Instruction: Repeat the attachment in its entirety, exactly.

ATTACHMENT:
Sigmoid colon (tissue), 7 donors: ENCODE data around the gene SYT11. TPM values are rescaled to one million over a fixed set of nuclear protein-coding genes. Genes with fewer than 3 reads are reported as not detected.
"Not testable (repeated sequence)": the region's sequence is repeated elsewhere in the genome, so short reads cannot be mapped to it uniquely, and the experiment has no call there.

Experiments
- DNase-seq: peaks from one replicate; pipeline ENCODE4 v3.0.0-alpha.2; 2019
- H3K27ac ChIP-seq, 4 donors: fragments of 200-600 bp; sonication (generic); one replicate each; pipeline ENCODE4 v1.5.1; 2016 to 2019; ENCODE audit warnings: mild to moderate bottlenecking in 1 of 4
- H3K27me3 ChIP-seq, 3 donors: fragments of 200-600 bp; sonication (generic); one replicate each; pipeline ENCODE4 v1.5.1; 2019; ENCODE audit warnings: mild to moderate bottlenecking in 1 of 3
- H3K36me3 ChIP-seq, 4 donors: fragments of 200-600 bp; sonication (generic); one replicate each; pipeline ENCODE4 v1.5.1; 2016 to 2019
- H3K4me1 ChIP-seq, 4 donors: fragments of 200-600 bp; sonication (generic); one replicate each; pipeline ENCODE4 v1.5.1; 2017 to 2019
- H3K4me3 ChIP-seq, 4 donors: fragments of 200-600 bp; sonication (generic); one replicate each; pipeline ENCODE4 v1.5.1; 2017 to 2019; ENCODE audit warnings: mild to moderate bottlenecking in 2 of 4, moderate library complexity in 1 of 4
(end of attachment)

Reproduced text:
Sigmoid colon (tissue), 7 donors: ENCODE data around the gene SYT11. TPM values are rescaled to one million over a fixed set of nuclear protein-coding genes. Genes with fewer than 3 reads are reported as not detected.
"Not testable (repeated sequence)": the region's sequence is repeated elsewhere in the genome, so short reads cannot be mapped to it uniquely, and the experiment has no call there.

Experiments
- DNase-seq: peaks from one replicate; pipeline ENCODE4 v3.0.0-alpha.2; 2019
- H3K27ac ChIP-seq, 4 donors: fragments of 200-600 bp; sonication (generic); one replicate each; pipeline ENCODE4 v1.5.1; 2016 to 2019; ENCODE audit warnings: mild to moderate bottlenecking in 1 of 4
- H3K27me3 ChIP-seq, 3 donors: fragments of 200-600 bp; sonication (generic); one replicate each; pipeline ENCODE4 v1.5.1; 2019; ENCODE audit warnings: mild to moderate bottlenecking in 1 of 3
- H3K36me3 ChIP-seq, 4 donors: fragments of 200-600 bp; sonication (generic); one replicate each; pipeline ENCODE4 v1.5.1; 2016 to 2019
- H3K4me1 ChIP-seq, 4 donors: fragments of 200-600 bp; sonication (generic); one replicate each; pipeline ENCODE4 v1.5.1; 2017 to 2019
- H3K4me3 ChIP-seq, 4 donors: fragments of 200-600 bp; sonication (generic); one replicate each; pipeline ENCODE4 v1.5.1; 2017 to 2019; ENCODE audit warnings: mild to moderate bottlenecking in 2 of 4, moderate library complexity in 1 of 4